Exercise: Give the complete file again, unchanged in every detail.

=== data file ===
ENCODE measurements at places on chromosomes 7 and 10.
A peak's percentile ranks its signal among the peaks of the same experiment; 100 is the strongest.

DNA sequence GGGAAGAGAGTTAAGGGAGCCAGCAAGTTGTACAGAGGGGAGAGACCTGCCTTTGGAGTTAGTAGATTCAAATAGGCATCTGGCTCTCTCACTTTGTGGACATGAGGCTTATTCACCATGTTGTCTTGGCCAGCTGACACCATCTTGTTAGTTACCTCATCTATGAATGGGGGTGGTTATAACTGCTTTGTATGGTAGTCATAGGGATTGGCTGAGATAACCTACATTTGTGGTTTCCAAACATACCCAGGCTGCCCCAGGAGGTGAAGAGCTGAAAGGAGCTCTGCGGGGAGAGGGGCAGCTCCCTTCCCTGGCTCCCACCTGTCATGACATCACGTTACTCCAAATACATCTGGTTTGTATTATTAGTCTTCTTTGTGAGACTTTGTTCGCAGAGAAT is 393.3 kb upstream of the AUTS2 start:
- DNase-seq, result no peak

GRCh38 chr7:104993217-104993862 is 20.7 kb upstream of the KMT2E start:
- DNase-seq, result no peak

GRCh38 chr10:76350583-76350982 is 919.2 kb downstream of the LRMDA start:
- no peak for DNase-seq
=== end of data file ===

ENCODE measurements at places on chromosomes 7 and 10.
A peak's percentile ranks its signal among the peaks of the same experiment; 100 is the strongest.

DNA sequence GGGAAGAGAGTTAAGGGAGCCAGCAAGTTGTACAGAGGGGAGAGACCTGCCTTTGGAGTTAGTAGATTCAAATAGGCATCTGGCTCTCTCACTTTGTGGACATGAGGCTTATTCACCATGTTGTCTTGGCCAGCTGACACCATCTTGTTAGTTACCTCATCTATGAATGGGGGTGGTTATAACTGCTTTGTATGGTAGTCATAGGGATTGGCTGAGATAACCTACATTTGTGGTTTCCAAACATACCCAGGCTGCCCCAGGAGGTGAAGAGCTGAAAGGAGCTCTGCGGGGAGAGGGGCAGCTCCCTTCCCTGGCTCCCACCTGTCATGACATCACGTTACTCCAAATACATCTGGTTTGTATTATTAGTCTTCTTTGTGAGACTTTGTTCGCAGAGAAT is 393.3 kb upstream of the AUTS2 start:
- DNase-seq, result no peak

GRCh38 chr7:104993217-104993862 is 20.7 kb upstream of the KMT2E start:
- DNase-seq, result no peak

GRCh38 chr10:76350583-76350982 is 919.2 kb downstream of the LRMDA start:
- no peak for DNase-seq